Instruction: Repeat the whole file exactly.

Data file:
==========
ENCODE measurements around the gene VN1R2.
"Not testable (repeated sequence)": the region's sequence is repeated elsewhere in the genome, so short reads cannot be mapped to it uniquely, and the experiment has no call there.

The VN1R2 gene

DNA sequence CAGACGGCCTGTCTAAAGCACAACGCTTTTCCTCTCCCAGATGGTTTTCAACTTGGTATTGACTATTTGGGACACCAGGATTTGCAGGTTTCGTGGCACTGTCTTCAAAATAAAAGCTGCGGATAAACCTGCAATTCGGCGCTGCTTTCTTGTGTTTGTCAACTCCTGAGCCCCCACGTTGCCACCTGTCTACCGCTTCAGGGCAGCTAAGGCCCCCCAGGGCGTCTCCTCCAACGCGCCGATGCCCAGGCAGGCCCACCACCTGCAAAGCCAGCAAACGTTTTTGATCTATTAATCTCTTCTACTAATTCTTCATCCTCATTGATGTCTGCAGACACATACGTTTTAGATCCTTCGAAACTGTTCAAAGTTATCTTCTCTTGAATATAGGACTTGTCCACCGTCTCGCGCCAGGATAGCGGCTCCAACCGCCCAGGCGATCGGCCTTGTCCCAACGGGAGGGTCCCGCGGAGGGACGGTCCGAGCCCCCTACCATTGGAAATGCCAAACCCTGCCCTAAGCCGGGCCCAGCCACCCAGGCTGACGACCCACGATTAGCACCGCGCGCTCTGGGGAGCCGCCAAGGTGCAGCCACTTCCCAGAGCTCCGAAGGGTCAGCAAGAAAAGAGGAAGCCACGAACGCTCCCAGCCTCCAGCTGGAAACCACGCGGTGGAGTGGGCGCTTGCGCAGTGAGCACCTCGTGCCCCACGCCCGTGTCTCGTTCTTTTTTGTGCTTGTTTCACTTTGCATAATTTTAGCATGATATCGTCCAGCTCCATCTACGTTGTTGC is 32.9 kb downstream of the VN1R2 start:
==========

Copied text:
ENCODE measurements around the gene VN1R2.
"Not testable (repeated sequence)": the region's sequence is repeated elsewhere in the genome, so short reads cannot be mapped to it uniquely, and the experiment has no call there.

The VN1R2 gene

DNA sequence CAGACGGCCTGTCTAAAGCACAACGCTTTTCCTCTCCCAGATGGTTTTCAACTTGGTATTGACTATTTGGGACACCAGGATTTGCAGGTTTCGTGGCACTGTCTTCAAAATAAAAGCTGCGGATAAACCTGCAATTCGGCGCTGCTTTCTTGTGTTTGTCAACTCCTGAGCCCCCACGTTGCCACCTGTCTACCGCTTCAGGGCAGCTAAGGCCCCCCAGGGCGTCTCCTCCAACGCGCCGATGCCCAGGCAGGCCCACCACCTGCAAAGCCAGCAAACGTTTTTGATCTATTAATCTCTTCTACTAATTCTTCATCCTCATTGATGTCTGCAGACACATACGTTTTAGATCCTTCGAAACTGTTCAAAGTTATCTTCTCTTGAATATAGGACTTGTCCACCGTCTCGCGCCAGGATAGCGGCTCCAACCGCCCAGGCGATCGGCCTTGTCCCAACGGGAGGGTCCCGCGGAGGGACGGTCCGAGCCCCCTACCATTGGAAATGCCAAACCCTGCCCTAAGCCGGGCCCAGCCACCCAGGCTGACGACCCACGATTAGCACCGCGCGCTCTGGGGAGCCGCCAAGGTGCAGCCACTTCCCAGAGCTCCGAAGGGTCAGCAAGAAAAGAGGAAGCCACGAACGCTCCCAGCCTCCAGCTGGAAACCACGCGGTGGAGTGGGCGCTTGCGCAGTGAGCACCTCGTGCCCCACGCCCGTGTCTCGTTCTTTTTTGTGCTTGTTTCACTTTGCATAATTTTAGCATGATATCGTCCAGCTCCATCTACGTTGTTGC is 32.9 kb downstream of the VN1R2 start: